05 April 2006
Australia gains one international migrant every four minutes
Australia is in the throes of a mini baby-boom that together with an aggressive push to attract skilled migrants is delivering the consumers and workers needed to keep the economy humming.
Australia is reporting an annual population growth of 1.2 percent - three times the European average. In context, that is double that of China and a match for Mexico. Such growth is the product of a two-pronged approach by policy-makers to ease the dual problems of a greying population and a desperate shortage of workers in many key industries reports the Reuters new agency.
In an attempt to boost the country's population, the government is using tax benefits to encourage families to have more children, while making it easier and more attractive for young skilled migrants to come to Australia. The country's economy is booming but already faces a dire skills shortage that is projected to worsen in the next ten years.
Craig James, chief equities economist at CommSec said that a healthy economy is the driver behind any population boom. He said that there is a natural co-relation to an increased number of people who are spending, and needing more houses and more services.
More houses are key to growth and to the current skills shortage; the Australian Government recently amended it's Migration Occupations in Demand List to reflect gaps in the construction and housing industries.
Recent data showed 135,000 babies were born in the six months to September 2005, the most for any equivalent period in 33 years. Unemployment near a 30-year low, record household wealth and a government tax bonus for babies have all encouraged the family habit.
This reproductive flurry meant natural growth in population -- births minus deaths -- was a rapid 7 percent in the year to September, or around 130,000 new Australians.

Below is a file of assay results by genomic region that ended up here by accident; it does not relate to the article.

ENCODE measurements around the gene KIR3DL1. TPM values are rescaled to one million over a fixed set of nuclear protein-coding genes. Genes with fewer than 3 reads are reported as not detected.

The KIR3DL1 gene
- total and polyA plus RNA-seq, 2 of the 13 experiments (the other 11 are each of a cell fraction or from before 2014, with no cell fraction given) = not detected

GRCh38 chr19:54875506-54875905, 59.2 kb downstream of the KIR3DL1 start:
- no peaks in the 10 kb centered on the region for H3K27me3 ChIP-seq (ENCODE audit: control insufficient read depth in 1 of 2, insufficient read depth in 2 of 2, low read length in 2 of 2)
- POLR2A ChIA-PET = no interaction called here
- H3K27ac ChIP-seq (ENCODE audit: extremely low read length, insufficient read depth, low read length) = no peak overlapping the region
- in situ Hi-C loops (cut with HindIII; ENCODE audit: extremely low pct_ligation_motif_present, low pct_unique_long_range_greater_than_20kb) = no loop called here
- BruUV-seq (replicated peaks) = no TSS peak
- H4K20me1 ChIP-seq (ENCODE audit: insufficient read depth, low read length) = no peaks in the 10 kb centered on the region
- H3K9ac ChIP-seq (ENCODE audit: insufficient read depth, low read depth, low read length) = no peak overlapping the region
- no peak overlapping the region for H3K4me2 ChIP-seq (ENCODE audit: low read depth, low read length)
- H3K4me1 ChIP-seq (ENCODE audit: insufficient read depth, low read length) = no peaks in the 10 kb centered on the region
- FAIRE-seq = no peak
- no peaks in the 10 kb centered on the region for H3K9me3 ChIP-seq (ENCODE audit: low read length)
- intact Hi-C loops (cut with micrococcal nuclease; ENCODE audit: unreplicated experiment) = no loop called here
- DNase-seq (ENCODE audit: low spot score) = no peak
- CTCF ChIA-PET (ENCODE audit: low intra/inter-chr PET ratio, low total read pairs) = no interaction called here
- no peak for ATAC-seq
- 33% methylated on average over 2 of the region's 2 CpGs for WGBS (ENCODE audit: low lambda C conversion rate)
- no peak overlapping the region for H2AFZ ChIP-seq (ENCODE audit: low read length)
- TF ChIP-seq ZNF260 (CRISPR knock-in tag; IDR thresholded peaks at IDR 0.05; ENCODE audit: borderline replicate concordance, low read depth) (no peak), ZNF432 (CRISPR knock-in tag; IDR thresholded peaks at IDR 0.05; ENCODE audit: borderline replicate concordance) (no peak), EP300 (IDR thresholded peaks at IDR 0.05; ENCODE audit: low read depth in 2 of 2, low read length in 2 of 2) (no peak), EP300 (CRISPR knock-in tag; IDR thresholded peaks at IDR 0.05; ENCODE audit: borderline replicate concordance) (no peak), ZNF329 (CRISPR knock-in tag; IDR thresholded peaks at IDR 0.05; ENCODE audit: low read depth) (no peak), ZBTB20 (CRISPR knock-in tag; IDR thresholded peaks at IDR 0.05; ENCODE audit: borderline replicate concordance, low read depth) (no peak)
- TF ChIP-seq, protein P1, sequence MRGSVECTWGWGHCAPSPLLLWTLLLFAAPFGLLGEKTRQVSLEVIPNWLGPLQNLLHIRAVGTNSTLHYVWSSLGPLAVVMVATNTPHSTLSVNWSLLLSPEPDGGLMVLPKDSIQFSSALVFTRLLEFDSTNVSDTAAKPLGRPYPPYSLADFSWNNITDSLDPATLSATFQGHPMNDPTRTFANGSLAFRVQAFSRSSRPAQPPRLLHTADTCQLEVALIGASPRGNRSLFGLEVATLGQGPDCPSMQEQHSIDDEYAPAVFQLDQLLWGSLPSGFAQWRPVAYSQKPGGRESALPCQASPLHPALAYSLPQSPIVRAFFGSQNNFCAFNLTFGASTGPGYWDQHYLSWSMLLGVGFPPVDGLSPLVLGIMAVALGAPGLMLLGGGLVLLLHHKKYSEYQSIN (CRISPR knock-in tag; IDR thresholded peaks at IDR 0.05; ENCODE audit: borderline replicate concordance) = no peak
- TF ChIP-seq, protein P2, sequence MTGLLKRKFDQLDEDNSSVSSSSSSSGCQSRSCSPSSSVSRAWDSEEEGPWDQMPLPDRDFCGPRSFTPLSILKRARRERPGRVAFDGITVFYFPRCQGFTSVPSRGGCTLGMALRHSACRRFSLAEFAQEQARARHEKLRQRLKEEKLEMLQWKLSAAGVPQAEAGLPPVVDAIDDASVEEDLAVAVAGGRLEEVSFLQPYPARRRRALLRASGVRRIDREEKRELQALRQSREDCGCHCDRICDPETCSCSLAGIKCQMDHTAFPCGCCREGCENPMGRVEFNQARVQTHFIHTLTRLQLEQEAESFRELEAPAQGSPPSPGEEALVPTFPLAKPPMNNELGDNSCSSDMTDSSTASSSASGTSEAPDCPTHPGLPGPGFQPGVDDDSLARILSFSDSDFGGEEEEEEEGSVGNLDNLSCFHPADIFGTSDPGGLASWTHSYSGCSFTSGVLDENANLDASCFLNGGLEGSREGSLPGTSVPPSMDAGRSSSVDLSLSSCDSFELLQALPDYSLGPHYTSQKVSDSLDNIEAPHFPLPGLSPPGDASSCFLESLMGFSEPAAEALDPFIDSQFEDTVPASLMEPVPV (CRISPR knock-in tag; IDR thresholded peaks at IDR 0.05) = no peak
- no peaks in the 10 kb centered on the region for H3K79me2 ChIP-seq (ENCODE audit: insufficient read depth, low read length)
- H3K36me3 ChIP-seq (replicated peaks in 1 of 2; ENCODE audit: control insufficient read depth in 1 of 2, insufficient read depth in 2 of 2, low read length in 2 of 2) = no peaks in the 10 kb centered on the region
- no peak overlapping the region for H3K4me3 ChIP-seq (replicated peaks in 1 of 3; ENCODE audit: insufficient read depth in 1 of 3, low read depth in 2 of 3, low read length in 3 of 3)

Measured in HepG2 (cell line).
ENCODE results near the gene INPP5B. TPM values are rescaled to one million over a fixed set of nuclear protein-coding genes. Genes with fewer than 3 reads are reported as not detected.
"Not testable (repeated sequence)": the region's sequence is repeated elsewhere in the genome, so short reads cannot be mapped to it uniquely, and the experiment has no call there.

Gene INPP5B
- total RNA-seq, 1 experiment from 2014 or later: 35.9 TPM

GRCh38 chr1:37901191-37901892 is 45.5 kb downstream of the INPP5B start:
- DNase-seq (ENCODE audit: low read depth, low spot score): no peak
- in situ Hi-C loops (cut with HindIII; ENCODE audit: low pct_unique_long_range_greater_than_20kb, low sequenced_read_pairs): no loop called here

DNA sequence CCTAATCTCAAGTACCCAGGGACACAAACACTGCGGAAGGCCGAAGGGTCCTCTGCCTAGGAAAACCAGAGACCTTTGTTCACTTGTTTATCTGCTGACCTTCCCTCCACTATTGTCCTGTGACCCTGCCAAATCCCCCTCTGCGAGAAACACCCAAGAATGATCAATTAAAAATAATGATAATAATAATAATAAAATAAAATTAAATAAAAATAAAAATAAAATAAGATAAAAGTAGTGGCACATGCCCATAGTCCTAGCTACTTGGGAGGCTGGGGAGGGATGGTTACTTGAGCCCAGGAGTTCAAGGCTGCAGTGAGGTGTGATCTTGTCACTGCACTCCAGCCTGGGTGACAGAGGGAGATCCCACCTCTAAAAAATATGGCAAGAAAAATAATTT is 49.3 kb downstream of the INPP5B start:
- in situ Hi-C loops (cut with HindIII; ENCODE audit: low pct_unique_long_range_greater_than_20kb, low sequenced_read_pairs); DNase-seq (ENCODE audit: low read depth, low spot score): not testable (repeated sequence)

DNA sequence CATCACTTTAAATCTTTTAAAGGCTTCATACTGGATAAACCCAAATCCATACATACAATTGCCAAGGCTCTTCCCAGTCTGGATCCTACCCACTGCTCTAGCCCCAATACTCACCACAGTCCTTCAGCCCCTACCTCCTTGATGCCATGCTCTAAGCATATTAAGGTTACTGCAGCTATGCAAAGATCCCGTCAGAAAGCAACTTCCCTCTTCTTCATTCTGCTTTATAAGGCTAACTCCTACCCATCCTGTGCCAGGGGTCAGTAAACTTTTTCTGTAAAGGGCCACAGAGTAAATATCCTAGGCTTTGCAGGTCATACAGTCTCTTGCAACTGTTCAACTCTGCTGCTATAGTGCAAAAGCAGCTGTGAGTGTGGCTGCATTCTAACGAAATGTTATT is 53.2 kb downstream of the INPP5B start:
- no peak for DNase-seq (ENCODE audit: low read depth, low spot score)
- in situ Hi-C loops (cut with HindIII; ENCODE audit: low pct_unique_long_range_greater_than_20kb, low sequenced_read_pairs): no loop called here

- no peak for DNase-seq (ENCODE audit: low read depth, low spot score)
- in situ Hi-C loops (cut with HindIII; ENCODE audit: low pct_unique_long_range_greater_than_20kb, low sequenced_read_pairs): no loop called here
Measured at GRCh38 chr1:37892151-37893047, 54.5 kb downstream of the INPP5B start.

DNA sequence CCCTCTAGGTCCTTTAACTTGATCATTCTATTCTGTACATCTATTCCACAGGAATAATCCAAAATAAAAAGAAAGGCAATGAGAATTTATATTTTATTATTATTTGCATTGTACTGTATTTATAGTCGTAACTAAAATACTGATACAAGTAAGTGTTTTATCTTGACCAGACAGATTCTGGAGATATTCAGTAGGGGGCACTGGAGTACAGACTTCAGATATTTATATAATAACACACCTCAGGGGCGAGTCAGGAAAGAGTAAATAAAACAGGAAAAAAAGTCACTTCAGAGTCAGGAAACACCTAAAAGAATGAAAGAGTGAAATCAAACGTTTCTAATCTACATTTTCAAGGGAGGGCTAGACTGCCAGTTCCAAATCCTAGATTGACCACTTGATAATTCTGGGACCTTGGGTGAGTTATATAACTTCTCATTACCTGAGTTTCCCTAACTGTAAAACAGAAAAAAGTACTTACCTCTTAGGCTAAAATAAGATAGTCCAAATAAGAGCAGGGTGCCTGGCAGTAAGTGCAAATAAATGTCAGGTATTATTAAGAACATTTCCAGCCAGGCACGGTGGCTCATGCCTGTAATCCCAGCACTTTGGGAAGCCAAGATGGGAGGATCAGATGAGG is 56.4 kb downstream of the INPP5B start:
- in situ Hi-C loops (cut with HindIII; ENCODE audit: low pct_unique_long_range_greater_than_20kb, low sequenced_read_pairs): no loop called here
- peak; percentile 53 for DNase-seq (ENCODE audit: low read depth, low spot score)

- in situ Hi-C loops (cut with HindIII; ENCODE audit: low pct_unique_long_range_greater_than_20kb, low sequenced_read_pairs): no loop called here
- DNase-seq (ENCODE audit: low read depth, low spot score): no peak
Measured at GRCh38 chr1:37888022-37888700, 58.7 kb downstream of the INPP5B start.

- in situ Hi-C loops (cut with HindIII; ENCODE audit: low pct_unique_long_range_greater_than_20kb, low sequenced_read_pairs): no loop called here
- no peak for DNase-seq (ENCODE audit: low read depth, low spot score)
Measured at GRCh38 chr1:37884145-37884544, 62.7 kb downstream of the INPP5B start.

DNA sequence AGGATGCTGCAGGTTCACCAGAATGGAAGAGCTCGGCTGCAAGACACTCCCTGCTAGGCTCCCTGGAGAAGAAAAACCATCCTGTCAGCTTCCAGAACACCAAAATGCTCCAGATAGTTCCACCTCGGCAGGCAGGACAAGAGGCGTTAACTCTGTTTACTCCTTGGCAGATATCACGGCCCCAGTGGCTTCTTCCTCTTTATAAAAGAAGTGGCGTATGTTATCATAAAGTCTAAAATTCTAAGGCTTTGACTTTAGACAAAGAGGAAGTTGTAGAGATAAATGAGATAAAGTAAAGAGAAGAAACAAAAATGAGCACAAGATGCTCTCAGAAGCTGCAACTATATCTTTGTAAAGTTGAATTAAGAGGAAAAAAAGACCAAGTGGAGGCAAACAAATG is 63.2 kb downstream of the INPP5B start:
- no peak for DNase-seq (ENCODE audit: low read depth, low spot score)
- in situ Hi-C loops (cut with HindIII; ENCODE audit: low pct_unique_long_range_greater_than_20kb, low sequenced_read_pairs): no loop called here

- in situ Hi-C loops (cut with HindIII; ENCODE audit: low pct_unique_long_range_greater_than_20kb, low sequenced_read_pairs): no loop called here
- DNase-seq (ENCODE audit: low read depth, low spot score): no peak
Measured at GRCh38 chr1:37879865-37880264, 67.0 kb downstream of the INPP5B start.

Australia is also putting an emphasis on younger migrants. Of the net migration in 2004/05, 70 percent were aged 15-34 years, whereas just 28 percent of the population are in that age group.
Stephen Koukoulas, chief strategist at TD Securities explained the need for younger migrants was being fueled by a need for younger tax-payers in the system.
Australia's government is also committed to a major expansion in immigration, and this in a country where a quarter of all people were born overseas.In the 2004/05 fiscal year, net migration added 110,000 to the population, a 10 percent increase from the previous year.
The Australian Government government notes this equates to a net gain of one international migrant every 4 minutes and 47 seconds leading to a total population increase of one person every 2 minutes and 12 seconds.
Policy makers are targetting permanent immigration of 140,000 in the current fiscal year, the highest in over 40 years, and industry groups are lobbying hard for a rise to 180,000.
A government Web site shows some 120,000 job vacancies in an economy that is experiencing its 15th uninterrupted year of growth.
But Australia faces growing international competition for skilled labour, with officials from Britain, Canada, India, China, New Zealand and Iceland among those searching the world for workers. Some have started to offer perks like housing and education subsidies to attract foreign talent.
The Australian government has responded by easing migration rules. In March, it added 16 occupations to the list of those it considers "skilled", making a total of 81 that receive preferential consideration for migration to Australia.
The new additions included boat builder, floor finisher, lift mechanic and stonemason.
Immigration laws have also been relaxed to allow foreign students at Australian universities to settle if they can organise a job after graduating. And to further widen the country's appeal, skilled migrants will soon be able to sponsor same sex partners to come to Australia.
The labour shortfall is greatest in the mining, construction and engineering industries. A diesel-engine fitter, for instance, can easily bring in $150,000-plus -- three times the average wage -- if prepared to fly in and out of jobs at remote mines.